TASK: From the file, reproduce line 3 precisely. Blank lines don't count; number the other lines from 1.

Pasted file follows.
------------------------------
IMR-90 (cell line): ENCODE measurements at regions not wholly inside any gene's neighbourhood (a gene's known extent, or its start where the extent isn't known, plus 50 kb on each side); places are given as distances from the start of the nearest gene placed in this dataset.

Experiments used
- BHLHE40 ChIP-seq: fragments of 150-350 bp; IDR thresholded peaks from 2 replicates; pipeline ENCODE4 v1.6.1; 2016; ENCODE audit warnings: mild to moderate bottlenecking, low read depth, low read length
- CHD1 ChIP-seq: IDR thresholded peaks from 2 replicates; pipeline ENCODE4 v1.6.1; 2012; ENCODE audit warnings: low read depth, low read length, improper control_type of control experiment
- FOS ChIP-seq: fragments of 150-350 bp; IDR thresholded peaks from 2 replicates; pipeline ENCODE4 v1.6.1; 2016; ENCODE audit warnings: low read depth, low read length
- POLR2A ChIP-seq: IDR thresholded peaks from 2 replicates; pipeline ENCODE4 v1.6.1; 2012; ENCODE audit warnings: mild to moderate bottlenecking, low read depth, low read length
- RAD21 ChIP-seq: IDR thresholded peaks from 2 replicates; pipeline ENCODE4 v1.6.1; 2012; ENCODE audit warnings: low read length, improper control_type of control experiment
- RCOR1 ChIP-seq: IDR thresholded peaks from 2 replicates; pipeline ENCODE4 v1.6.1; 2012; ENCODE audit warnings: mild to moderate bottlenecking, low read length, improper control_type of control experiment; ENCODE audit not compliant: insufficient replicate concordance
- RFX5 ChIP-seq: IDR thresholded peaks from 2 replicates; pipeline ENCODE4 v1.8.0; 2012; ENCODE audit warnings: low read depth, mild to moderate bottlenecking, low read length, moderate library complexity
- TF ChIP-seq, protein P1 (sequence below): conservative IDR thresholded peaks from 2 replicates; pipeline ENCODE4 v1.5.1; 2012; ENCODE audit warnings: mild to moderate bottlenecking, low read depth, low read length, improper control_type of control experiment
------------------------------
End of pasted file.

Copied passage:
- BHLHE40 ChIP-seq: fragments of 150-350 bp; IDR thresholded peaks from 2 replicates; pipeline ENCODE4 v1.6.1; 2016; ENCODE audit warnings: mild to moderate bottlenecking, low read depth, low read length